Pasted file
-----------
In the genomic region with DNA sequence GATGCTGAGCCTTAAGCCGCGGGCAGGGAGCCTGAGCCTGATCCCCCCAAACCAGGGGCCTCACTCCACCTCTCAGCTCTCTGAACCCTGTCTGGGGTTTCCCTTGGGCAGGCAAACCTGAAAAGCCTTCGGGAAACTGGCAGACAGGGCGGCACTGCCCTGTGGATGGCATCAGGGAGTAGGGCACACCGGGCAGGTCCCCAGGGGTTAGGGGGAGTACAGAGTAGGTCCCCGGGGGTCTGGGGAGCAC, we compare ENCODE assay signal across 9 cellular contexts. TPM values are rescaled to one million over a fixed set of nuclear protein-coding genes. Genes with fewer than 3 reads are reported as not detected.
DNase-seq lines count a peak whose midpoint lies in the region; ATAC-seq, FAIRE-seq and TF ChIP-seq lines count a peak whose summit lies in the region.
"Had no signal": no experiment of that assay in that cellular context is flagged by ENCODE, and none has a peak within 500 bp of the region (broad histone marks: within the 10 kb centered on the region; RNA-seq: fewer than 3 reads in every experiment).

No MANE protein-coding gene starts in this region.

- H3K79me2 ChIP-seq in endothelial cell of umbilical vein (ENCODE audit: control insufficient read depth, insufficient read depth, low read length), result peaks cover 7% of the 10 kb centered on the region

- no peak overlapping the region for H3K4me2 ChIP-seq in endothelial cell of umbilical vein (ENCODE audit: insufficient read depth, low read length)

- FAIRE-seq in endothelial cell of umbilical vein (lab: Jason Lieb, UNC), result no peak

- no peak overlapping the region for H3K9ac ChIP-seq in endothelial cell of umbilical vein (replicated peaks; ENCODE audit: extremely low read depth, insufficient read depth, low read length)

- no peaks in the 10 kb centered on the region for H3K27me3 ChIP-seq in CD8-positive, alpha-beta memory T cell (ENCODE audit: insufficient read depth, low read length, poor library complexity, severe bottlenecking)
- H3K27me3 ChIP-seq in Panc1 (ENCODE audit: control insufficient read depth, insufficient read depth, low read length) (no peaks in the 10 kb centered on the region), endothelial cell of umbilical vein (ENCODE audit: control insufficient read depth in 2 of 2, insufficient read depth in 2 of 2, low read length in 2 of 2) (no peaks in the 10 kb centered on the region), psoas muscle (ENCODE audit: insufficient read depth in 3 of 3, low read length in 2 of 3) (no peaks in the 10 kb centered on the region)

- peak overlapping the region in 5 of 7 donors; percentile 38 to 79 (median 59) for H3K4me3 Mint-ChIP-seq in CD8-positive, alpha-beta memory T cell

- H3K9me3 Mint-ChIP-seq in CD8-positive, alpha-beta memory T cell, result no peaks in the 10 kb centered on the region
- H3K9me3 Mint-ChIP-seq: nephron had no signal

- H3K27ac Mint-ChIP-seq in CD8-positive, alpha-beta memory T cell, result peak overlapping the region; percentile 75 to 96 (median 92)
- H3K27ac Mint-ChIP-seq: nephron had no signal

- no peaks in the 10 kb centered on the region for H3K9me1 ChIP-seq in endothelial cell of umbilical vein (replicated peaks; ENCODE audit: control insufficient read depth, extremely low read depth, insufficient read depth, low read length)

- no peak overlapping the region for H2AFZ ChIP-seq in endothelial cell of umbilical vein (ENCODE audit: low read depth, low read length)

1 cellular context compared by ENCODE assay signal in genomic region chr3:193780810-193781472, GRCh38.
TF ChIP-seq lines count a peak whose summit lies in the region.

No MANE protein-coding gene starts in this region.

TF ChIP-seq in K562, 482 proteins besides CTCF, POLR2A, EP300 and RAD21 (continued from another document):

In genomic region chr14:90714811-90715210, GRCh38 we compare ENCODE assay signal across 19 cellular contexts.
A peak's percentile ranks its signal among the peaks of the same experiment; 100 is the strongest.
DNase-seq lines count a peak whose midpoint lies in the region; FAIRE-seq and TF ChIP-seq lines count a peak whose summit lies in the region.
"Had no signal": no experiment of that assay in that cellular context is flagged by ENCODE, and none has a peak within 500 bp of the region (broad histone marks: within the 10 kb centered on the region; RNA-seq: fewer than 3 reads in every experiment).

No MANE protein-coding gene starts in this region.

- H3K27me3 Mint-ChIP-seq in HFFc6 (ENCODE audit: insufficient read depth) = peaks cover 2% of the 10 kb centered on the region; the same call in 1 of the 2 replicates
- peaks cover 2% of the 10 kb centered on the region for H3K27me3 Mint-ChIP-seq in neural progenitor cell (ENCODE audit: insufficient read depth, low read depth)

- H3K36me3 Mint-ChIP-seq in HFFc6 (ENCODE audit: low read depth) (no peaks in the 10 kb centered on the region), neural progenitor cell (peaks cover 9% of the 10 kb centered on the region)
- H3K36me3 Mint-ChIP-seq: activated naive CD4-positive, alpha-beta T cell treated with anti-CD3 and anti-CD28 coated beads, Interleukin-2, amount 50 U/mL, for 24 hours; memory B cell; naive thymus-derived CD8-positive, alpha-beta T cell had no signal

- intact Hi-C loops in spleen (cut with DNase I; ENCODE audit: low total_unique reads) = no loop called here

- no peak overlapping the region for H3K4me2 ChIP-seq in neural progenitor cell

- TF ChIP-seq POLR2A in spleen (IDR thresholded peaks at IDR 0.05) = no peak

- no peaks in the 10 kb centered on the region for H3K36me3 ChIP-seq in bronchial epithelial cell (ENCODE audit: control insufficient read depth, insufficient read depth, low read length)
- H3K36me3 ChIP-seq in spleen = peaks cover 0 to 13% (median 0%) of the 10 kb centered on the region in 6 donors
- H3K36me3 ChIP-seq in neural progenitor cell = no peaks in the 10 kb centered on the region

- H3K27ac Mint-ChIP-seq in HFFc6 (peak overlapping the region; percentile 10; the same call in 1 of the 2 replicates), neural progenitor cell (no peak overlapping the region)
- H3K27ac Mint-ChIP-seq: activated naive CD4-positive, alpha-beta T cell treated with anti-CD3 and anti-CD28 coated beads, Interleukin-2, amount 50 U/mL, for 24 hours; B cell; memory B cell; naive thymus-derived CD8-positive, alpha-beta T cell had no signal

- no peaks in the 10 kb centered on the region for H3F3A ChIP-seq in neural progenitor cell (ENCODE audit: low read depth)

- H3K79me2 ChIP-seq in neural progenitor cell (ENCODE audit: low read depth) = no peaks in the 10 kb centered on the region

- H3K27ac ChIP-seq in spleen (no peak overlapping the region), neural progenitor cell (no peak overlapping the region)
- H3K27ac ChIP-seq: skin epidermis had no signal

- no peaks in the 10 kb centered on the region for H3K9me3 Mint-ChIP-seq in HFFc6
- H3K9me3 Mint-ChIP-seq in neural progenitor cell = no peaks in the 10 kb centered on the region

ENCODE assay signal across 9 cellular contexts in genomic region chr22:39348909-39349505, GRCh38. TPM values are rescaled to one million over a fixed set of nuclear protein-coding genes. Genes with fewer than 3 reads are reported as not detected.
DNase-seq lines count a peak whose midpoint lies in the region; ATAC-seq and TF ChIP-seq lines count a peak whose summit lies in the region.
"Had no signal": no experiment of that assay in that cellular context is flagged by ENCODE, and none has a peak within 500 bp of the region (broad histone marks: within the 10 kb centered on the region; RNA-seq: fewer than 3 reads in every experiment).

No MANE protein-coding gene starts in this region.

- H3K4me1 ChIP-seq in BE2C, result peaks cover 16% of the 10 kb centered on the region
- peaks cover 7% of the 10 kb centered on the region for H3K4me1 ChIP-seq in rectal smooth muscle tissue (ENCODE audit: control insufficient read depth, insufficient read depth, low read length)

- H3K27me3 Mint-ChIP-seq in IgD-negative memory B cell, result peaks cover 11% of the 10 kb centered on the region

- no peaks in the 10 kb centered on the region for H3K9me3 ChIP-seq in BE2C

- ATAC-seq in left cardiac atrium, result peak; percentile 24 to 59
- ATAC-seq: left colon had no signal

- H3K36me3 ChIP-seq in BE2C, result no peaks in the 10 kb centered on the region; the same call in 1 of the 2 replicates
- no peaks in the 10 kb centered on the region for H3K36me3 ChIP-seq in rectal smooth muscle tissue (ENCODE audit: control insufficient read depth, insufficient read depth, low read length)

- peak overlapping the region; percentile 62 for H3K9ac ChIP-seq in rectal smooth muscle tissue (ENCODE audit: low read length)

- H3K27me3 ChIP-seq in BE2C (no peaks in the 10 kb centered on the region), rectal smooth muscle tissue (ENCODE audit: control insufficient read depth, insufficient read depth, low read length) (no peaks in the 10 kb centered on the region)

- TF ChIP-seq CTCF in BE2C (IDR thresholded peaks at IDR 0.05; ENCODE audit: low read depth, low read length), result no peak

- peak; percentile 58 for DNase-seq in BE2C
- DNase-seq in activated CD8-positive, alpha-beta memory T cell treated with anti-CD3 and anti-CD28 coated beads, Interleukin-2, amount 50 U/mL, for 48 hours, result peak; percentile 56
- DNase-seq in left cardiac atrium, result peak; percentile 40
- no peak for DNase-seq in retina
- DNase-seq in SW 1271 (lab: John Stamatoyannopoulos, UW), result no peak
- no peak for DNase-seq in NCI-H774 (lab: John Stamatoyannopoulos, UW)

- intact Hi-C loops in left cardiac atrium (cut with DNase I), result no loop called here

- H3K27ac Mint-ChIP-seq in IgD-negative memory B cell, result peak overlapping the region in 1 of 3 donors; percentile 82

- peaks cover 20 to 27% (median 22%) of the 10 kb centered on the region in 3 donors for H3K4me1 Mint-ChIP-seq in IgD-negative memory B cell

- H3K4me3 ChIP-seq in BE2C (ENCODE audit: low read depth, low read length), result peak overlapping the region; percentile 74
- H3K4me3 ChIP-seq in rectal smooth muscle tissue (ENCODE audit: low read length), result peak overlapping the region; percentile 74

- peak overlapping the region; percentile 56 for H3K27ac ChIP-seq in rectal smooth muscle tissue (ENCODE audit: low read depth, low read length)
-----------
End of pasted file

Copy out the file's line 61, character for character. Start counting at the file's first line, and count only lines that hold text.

- DNase-seq in activated CD8-positive, alpha-beta memory T cell treated with anti-CD3 and anti-CD28 coated beads, Interleukin-2, amount 50 U/mL, for 48 hours, result peak; percentile 56